Anxiety in Autism

There are three anxiety concepts that are going to help you to understand anxiety in general, and in an autistic child.

  1. Anxiety is a result of how someone is perceiving life experiences.
  2. Anxiety is almost always future focussed – anticipating a potentially bad or painful situation will happen based on experiences from the past.
  3. Anxiety is about Control and Prevent

Before we get into these three concepts, however, let’s first talk about what anxiety might look like in Autism.

In autism, anxiety can present itself in many ways, such as:

  • Being more insistent on routines or rituals.
  • Avoidance behaviours.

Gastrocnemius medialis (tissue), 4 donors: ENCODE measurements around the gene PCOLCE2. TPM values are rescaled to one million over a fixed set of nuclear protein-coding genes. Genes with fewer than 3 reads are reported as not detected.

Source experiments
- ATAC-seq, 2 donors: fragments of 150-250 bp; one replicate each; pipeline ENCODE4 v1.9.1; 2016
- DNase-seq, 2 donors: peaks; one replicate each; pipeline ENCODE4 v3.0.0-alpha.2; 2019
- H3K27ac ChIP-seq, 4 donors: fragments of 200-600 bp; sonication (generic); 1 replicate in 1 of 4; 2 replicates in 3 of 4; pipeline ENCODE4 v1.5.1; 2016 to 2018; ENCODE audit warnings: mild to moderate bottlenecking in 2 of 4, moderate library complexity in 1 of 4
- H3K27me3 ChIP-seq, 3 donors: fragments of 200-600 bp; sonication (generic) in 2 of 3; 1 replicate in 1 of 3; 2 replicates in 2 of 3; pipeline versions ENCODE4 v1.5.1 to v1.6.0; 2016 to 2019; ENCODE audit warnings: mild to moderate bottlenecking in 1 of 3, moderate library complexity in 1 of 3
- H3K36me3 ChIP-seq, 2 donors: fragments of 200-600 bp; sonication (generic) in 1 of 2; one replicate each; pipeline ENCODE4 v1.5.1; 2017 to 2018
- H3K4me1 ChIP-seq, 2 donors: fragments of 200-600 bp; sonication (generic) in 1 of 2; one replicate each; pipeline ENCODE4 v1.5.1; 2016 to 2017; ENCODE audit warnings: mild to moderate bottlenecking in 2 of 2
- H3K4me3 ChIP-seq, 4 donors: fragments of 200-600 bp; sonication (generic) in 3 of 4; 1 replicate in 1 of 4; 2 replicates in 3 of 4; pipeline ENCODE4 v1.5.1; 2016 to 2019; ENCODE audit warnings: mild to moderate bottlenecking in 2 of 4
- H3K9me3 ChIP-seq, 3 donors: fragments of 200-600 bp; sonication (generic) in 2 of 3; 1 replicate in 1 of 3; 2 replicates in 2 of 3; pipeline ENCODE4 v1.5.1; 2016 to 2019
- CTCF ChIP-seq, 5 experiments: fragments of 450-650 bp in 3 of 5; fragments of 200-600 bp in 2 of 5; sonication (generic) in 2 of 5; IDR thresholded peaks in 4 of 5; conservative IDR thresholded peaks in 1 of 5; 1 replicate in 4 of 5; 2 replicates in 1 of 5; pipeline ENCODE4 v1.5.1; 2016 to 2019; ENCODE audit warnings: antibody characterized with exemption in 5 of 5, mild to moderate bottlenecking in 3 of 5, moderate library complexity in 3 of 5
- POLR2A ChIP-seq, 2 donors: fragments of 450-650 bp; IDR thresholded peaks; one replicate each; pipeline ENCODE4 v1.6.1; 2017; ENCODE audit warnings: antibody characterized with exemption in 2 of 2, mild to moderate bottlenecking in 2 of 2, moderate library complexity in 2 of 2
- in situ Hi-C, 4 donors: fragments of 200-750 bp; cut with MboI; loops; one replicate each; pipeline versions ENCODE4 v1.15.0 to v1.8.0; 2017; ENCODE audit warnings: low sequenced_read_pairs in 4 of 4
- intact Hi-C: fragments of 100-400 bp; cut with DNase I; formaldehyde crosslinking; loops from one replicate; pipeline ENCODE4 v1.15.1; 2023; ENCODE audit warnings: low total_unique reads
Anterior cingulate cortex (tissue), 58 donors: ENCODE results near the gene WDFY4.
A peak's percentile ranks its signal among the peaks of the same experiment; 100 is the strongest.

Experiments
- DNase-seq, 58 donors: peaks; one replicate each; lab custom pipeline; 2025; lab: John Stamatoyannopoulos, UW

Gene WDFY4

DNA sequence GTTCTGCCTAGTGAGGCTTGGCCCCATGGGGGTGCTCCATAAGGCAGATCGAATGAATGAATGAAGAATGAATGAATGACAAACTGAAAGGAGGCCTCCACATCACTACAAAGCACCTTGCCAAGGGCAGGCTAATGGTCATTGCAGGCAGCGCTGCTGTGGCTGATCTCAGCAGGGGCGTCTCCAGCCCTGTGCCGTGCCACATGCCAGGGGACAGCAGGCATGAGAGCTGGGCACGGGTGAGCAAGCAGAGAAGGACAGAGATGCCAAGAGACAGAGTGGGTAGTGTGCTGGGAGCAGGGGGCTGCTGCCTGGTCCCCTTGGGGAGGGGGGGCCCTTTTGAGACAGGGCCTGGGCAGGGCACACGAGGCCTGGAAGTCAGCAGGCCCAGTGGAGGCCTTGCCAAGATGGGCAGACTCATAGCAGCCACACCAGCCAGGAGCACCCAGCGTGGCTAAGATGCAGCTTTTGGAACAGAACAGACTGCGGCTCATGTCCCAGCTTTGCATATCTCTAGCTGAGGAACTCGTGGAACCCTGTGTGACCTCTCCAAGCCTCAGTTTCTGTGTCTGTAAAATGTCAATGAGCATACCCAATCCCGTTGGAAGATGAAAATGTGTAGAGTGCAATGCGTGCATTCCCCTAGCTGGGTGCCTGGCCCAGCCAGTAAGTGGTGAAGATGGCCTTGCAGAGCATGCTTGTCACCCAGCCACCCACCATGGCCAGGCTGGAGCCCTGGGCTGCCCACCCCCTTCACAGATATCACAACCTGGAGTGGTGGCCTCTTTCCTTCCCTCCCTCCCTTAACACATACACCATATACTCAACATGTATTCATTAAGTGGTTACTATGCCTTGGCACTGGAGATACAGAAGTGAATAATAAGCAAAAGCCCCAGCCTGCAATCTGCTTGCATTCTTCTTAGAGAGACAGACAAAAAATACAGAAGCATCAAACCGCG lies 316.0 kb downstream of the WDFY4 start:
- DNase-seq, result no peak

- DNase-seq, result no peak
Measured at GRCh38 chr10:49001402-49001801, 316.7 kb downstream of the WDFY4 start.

• Meltdowns.
  • Self-harming including head banging, scratching, cutting, or biting themselves.
  • Aggressive behaviours towards you or others.
  • Obsessive behaviours like lining objects up, ritualistic behaviours or spinning objects.
  • Stimming behaviours like rocking, spinning or hand flapping.
  • Echolalia Anxiety – repetition of words, phrases or noises when stressed.
  • Selective Mutism in social situations or when anxiety is felt.

The challenging part of this list above, is that you may see these behaviours whether anxiety is present or not, so becoming observant about what is going on for your child will be imperative to helping you to help them to manage their anxiety.

If the behaviours above are associated with anxiety, they are really just a symptom of what’s going on for your child, not the cause. To understand the real cause let’s look at the first concept from today’s lesson:

#1 - Anxiety is a result of how someone is perceiving their life.

When we experience an event, we experience with the five senses – we see it, hear it, taste it, touch it, and / or smell it.